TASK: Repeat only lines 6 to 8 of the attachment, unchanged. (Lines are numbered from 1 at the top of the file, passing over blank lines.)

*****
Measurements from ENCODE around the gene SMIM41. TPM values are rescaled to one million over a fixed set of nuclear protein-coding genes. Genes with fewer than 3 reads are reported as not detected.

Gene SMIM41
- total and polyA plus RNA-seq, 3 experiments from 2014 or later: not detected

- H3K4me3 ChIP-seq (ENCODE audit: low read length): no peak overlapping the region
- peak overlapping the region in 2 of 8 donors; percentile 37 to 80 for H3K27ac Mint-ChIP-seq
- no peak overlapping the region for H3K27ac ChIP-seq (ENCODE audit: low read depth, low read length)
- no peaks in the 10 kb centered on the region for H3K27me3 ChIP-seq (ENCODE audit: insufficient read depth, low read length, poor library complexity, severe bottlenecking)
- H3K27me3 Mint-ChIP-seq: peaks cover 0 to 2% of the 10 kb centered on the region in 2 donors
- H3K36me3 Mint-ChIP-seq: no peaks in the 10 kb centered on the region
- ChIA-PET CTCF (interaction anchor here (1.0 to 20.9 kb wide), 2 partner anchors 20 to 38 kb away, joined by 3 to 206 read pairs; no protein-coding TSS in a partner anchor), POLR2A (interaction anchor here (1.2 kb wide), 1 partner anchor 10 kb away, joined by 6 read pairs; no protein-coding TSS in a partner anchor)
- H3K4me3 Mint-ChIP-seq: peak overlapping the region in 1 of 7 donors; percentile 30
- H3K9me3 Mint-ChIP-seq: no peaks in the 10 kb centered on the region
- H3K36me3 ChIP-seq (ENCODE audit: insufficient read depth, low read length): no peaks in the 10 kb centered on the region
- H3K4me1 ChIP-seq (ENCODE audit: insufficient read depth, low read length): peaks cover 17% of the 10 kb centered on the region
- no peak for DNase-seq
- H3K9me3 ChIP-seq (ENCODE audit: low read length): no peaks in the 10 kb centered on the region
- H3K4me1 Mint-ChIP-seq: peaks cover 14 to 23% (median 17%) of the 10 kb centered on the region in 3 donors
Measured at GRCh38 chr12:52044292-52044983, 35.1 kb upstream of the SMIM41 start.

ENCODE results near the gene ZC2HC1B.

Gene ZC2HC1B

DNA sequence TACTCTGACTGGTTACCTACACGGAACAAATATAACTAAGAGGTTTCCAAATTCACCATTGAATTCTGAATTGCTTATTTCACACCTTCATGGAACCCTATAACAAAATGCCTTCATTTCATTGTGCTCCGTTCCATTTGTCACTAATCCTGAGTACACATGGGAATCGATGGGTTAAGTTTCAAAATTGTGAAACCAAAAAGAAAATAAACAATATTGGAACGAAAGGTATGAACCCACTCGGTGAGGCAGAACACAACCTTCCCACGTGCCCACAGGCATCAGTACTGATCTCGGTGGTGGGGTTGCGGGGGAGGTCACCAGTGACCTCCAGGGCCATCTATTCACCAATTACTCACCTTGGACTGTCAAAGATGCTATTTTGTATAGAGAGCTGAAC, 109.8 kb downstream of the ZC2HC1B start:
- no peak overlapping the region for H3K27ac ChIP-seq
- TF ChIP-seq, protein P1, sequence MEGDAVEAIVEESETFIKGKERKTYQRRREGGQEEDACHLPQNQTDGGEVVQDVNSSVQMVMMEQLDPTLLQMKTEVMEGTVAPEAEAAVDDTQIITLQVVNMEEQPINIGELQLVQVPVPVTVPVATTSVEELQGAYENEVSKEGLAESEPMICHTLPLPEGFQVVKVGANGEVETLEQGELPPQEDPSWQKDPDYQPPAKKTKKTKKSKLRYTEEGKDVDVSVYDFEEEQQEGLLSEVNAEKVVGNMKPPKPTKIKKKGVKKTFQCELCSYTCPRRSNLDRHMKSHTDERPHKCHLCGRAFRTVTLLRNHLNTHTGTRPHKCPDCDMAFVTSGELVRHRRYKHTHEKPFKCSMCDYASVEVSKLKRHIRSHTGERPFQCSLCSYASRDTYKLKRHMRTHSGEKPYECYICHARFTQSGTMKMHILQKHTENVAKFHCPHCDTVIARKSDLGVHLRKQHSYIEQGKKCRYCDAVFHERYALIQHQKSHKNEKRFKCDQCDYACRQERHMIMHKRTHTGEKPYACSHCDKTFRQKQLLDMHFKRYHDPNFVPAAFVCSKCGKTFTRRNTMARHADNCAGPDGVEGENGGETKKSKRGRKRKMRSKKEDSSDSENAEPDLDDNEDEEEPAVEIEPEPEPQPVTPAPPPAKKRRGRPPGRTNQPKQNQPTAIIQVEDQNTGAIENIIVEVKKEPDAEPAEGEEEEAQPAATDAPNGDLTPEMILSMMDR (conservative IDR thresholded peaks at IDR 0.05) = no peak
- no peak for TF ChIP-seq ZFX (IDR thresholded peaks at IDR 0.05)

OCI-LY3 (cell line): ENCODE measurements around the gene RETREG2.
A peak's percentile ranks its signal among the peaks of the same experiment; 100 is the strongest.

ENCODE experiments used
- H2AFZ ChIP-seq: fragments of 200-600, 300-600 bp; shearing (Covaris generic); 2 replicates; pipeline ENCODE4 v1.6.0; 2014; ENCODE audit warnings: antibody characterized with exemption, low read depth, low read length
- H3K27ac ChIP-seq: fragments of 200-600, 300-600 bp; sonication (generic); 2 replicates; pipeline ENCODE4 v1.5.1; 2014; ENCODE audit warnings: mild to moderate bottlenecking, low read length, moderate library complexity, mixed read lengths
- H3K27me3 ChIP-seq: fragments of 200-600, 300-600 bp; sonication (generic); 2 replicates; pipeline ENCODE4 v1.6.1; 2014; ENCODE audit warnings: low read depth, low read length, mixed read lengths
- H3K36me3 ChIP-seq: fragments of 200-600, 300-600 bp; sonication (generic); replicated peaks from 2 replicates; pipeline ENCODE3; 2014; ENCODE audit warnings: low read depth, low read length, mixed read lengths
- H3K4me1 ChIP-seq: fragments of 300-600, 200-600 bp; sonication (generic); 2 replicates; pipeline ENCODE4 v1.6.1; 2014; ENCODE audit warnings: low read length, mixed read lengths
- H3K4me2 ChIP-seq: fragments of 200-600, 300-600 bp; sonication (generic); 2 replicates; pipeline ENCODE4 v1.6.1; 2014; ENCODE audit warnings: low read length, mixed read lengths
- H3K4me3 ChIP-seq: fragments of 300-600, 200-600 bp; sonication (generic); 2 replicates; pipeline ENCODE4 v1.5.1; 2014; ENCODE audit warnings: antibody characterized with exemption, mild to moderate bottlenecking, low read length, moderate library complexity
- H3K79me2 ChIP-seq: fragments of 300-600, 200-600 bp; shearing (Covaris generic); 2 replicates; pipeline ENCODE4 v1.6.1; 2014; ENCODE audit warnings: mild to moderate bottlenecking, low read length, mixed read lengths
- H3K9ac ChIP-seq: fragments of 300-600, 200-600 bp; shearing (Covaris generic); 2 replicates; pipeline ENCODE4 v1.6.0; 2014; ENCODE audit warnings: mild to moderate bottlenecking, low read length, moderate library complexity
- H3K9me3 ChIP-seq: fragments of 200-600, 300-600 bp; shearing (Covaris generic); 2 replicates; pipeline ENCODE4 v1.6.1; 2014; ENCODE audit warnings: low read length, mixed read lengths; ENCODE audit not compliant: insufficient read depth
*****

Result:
- no peak overlapping the region for H3K27ac ChIP-seq (ENCODE audit: low read depth, low read length)
- no peaks in the 10 kb centered on the region for H3K27me3 ChIP-seq (ENCODE audit: insufficient read depth, low read length, poor library complexity, severe bottlenecking)
- H3K27me3 Mint-ChIP-seq: peaks cover 0 to 2% of the 10 kb centered on the region in 2 donors